The Awards Banquet was a magnificent affair at the Coast Hotel. Emcee Chris Georgas of the Pacific Rim Academy kept it rolling right along. The Mary and I settled in to enjoy a pleasant meal with old friends, and I was expecting a small plaque acknowledging my regular writing stuff. Then Bruce Prior started talking and showing pictures about Delta. Yeah, yeah… been there.

But The Bruce kept talking, to a rapt audience, with yet more pics. “Huh?” Slowly it clicked this was about us! …O.M.G.! I grabbed a disbelieving Mary and we snuck down toward the front, hoping to end it all quickly, so they could get on to other things.

But no, The Bruce kept talking… Extolling us for stuff years ago we’d forgotten all about. Then Bang! He announced that Mary and Tony were awarded the prestigious COPA Award of Merit, and the entire assembly of 300 odd flying folk leapt to their feet amid thunderous applause.


With 600 eyes locked on us, I thought The Mary was going to faint… I know I tottered a bit.

It was the most overwhelmingly emotional experience in our lives. That’ll teach us to bustle about doing things for you guys! Earl Kickley handed Mary the mike. Remember, she’s 82.

“I just can’t believe it… I can’t talk!” she whispered. But after a few seconds she recovered, and simply said… “I just love you all!” which brought another standing ovation.

Of course glib me must have said something, but I can’t remember.

Such recognition from our friends was totally unexpected, and they laughed saying it’s the first time they’ve seen us lost for words. Thanks so much everybody (We’ll get that Bruce guy).

I guess there were other awards, and I recall a fascinating presentation by Rob Fleck about the Vintage Wings aircraft dedications that commemorate the BCATP.

Afterward we managed to snag Bruce and Jean to join us with the COPA Board in the hospitality suite, where the talk-talk about a successful Fly-in and all lasted into the night.

After breakfast Sunday morning, we headed over the new golden Ears Bridge to Pitt Meadows, and were amazed how short the trip was, compared to prebridge! Well worth the toll.

There we saw old cars, more booths and airplanes, chatted with John Lovelace, and inspected Terry’s Spitfire at the Foley Hangar. What a fabulous weekend.


Immediately there-after was Delta’s July 2nd Open House & Fly-in. The weather was iffy, and the numbers down a bit. But this made for a more relaxed gathering, allowing us to enjoy the visiting flying machines, RV’s, Harvard, Stearman, Sea Bee, Nanchang, Fairchild 24 and all.

We were thrilled that our old Western Warbird Harvard friends the McLeans came over from Duncan in their new RV6. Says it’s really fast, but seems a mite small after the Harvard and his Beaver.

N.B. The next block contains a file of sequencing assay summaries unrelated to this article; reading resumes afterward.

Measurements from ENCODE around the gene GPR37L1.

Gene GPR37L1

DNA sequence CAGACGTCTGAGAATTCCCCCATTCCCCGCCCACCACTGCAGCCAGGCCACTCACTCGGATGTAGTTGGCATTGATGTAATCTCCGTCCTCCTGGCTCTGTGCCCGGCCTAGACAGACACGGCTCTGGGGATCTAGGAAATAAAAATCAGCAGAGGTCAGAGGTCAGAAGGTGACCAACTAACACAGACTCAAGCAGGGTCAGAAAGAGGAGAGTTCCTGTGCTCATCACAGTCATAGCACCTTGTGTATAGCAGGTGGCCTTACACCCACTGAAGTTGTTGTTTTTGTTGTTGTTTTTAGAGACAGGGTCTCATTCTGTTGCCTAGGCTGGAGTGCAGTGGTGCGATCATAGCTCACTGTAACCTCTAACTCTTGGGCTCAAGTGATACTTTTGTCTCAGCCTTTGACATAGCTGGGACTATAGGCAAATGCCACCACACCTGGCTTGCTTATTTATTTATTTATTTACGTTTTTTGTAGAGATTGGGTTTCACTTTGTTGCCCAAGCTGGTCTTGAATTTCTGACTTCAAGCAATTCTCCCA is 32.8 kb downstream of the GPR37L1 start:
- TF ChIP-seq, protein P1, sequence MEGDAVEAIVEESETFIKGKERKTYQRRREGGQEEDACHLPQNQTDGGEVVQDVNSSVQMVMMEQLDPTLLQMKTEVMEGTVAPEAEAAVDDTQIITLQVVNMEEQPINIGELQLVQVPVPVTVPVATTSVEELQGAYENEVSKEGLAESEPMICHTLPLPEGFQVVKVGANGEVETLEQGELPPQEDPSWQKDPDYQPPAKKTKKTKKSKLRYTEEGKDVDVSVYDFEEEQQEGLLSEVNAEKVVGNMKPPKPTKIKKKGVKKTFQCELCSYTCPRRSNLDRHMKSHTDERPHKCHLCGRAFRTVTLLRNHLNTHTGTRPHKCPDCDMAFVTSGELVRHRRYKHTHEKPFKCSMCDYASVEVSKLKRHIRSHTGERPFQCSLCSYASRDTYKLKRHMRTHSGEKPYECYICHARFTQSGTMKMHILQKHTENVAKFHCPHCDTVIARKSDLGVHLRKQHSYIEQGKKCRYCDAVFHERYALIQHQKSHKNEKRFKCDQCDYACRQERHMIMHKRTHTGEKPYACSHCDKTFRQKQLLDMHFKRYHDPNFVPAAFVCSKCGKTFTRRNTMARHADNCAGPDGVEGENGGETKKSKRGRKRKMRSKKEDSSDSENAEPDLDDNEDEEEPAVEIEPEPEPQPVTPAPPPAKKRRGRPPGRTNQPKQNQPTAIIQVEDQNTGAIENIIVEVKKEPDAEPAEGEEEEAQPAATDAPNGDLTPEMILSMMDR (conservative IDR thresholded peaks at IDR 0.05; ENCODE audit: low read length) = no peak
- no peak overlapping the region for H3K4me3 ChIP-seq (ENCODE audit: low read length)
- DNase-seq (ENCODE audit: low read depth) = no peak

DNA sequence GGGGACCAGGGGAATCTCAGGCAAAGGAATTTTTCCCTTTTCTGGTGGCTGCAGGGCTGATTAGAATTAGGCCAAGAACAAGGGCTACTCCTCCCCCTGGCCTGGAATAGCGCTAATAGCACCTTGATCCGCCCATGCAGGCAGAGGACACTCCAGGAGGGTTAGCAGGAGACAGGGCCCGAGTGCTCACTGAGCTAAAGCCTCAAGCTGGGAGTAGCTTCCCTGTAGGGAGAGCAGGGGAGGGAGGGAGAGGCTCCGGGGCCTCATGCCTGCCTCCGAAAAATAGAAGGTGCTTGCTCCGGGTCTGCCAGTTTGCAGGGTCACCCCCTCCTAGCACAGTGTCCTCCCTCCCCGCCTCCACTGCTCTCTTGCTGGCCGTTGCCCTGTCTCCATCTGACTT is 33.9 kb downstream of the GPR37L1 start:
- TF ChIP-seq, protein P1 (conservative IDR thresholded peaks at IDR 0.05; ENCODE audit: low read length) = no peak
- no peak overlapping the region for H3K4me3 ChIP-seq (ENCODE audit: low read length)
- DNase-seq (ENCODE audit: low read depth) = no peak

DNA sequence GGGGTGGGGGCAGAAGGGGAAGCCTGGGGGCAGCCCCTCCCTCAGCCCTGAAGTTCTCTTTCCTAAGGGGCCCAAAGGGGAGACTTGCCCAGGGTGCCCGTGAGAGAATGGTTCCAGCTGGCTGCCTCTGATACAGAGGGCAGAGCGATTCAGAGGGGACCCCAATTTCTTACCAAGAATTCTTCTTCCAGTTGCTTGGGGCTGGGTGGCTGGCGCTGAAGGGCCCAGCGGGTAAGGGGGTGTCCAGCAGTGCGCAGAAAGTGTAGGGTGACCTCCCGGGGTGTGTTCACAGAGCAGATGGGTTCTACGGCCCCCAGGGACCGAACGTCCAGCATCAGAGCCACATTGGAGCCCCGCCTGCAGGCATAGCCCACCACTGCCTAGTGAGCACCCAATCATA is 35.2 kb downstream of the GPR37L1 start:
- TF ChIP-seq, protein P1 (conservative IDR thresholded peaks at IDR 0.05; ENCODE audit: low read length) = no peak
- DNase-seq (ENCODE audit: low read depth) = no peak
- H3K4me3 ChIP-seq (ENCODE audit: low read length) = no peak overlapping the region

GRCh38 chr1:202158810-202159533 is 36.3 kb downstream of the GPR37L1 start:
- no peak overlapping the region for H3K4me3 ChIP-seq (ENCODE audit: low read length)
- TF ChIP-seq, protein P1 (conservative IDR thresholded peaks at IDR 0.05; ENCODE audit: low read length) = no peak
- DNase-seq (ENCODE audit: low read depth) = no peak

We also approved Mike Langford’s new Harvard paint job a-la-1958-ish. However, the pretty spinner was not RCAF standard. Too much maintenance.

For the technically minded, Mike Jackman, AME, was amidst the annual on Big Jerry Janes’ Nanchang in the barn. Fascinating to see the quality Chinese workmanship exposed!

Ron Zeleschuck and his food team did a great job providing scrumptious hamburgers, and a roast beef dinner later. Great job guys.


As some of you know, in the dim past I was a race car driver, and occasionally succumb to its attraction, though driving my MG inverted at 76 mph once, has tempered any recent desire to participate. I no longer hear straight.

Anyway, in early June I went to the Mission Historic Motor Races, to vicariously enjoy the action. The Guest of Honour was a bloke called Bill Sadler, who I remembered from the old days as Canada’s race car designer per excellence.

Everyone wanted a Sadler! They were little cars with huge engines. There was even a Sadler Ferocious. He is truly a great Canadian race car guy.

So my ears perked up when they announce that tomorrow he would fly over in Vic Bentley’s Museum Harvard… Way to go!

After wandering the pits and ensuring that all within were aware that I too, was a racing legend, I retired to the stands to watch the fun. And Lo! Who should come sit in front, but the Great Bill himself, and friend, Rick. His race suit sported a Brit Goodwood Track badge, so I asked when he was last there, I having vague connection of friends who race there.

“Last year!” says he… And we got to talking. Turned out they’d flown in from Florence, Oregon, in Rick’s Grumman Tiger! Hey-Hey! And Rick further informed me that Bill was a pilot, and furthermore he built his own planes at Sadler Air! I should ‘a known! He was writ up last year in Sport Aviation! He even founded LAMA, the Light Aircraft Manufacturers Association. Cool. Go to for all the gen.


So June was a rather hectic bitter sweet month. A couple of great local fly-ins were tempered by the loss of our good friend Terry, and sadly, Delta volunteer Joe Shewella lost his lovely wife, Sharon, after a brief battle with cancer. Our condolences go to both their families.

Other local news was that our Reno Air Race T-6 pilot Keith McMann hit a deer on his Harley motorbike whilst riding through Stevens Pass USA. Debby has him home now with a neck brace, a metal plate, and broken bone in his hand. So no Reno this year Sigh.

Guess that’s all folks… Fly safe now!

— Tony Swain & The Mary…